Carl Jung had written extensively on Abraxas. In his 1916 book called The Seven Sermons to the Dead, Jung called Abraxas a God higher than the Christian God and Devil that combines all opposites into one Being. Abraxas was a polymorphous world spirit which permeates — or even encompass — the very fabric of existence.
Abraxas is …
a thousand-armed polyp, coiled knot of winged serpents …
the hermaphrodite of the earliest beginning …
the lord of toads and frogs, which live in the water …
abundance that seeketh union with emptiness.
(Carl Jung, quoted in The Gnostic Jung, Ed. Robert Segal, pp. 187-88, pub. 1992)
In ancient times they depicted Abraxas on talismans. Usually Abraxas looked like a creature like man with the body of a human being. He had the head of a rooster and his legs were serpents that curved upwards. In one hand he held a shield and a flail-like instrument in the other.
The image of Abraxas was carved onto stones (called Abraxas Stones) and the stone used as a magical amulet. Occasionally Abraxas will appear driving a chariot drawn by four horses; these horses represent the elements.
Melusine of Anjou
Coincidence or not, a similar symbolism occurs in the tale of Melusine of Anjou. Melusine also known as Melusina, Melouziana de Scythes, Maelasanu, and The Dragon Princess. She entered literary history in the book Roman de Melusine written in 1393 by Jean d’Arras. The story is a mix of fiction and fact, commissioned by the Duke de Berry, a French noble who was brother to King Charles V.
He wanted to uphold the proprietary claims to Lusignan and Anjou with this family history. In this story Melusine’s mother was a Presine fairy who charmed Elinas, the king of Scotland. The result was their daughter Melusine. Half fairy and half princess, Melusine wandered over to the Continent and eventually met up with Rainfroi/Raymond in the forests Anjou. They met while he was out boar hunting. Overcome with her beauty, he took her hand in marriage, and many adventures ensued.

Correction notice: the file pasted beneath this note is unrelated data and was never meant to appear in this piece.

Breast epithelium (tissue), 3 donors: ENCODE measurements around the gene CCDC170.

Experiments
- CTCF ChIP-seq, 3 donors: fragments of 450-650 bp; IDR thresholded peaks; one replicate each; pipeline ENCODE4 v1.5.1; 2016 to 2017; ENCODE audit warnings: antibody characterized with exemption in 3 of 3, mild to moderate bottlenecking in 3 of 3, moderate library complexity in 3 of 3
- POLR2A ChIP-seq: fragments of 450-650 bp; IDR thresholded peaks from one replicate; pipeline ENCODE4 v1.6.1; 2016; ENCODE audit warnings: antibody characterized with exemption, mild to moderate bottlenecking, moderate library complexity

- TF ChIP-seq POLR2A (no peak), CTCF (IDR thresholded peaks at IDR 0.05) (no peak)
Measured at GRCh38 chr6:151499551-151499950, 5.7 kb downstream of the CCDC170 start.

As a result of this book, Melusine was subsequently featured in medieval tales across Europe. Sometimes the tales depicted her as a mermaid, a water sprite, a fairy queen, a fairy princess, a dragon princess, and a forest nymph. She came to represent any magial creature who marries a mortal man.
Yet there exist another story. In this story the Count of Anjou, who had Templar links, was unmarried and lonesome. One day the lonely Count of Anjou mysteriously brought home from the crusade a beautiful woman called Melusine. They married and were very happy. Melusine was a kind, and a good mother, and the people loved her even though no one knew anything about her background.
However, one thing about her confused the people. Although she attended church on Sunday, she never took the Eucharist, the ‘body’ and ‘blood’ of Christ.When this was brought to the Count’s attention he ordered his guards to ensure that she stayed for the whole service and took the Eucharist.
The next Sunday, Melusine attempted to excuse herself from the church just before the Eucharist. But the guards stopped her and, just as the priest was about to administer the holy rite, she let out a loud shriek, turned into a dragon and took off with her two children. A remarkable tale!
Egyptian Sun God